16. This physical field might strike some philosophers as intuitively odd, since the mathematical representation of the values of this field are bispinors. I am not entirely sure why bispinor-valued physical fields often strike philosophers as more strange than real-valued physical fields; there is probably some sociological explanation of this, which invokes facts about the sorts of mathematical objects with which philosophers are generally familiar. But regardless, there is nothing terribly strange about a physical field whose values are best represented by the mathematics of bispinors: that is, quite simply, a perfectly understandable way for a physical field to be.

  17. For more discussion of the relationship between linguistics and realism about quantum field theories, see (Wilhelm, forthcoming).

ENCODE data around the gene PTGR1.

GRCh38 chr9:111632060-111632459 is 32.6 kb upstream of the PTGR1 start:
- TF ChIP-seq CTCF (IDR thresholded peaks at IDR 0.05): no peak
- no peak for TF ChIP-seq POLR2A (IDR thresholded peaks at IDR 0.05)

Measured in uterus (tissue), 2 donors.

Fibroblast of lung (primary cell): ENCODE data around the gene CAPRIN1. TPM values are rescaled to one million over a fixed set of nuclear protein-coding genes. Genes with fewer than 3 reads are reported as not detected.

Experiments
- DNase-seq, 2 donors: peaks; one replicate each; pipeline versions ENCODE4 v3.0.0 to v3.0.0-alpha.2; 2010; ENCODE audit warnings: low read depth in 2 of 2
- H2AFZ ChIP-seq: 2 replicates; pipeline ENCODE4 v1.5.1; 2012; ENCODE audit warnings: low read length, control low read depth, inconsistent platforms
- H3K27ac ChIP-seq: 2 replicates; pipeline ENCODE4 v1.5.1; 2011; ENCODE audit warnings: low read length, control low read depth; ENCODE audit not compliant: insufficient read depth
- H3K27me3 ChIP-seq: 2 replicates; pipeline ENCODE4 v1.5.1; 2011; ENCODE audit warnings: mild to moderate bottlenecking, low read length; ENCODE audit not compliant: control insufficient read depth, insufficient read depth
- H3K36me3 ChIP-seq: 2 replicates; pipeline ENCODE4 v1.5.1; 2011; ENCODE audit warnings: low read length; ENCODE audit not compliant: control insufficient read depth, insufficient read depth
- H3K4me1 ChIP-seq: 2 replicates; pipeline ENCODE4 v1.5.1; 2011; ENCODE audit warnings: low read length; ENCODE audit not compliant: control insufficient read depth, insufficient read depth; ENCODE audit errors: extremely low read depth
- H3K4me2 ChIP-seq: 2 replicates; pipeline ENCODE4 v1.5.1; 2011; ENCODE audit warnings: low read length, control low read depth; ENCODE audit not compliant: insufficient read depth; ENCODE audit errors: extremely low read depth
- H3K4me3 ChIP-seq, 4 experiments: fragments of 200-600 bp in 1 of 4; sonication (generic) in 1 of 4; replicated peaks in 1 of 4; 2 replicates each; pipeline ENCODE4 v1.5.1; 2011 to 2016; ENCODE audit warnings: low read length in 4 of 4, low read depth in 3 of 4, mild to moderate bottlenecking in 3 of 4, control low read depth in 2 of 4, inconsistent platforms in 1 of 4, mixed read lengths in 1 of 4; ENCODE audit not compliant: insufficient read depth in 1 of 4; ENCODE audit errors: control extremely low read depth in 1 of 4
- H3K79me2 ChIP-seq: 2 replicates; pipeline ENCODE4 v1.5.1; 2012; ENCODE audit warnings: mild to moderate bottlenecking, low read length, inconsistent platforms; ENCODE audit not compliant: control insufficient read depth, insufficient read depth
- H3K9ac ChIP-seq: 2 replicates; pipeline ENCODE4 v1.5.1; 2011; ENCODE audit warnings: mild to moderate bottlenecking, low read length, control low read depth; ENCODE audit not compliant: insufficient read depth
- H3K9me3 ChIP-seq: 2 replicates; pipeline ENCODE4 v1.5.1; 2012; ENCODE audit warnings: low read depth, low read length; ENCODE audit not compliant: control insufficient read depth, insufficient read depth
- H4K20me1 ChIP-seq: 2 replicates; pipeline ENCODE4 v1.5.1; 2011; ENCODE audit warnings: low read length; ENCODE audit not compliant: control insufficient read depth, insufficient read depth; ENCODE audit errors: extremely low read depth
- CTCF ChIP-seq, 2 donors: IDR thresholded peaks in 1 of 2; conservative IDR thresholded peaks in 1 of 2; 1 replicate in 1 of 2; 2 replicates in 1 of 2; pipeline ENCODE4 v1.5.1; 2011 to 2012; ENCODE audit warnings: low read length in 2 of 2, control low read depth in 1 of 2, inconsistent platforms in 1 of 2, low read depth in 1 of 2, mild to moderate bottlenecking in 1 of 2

18. Bird is well aware of the importance of reference in formulating versions of the No Miracles Argument. For Bird starts off his discussion of (NMA-1)A by writing that he will assume a certain kind of referential element of scientific realism is accepted on all sides. My point here: this referential element, of scientific realism, can be wielded to do basically all of the work of the No Miracles Argument, without invoking truth.


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Thanks to Alexander Bird, and an anonymous referee, for much helpful feedback and discussion.

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Correspondence to Isaac Wilhelm.

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Wilhelm, I. Constitution, evidence, and an argument for realism: responses to Bird’s Knowing Science. AJPH 2, 46 (2023).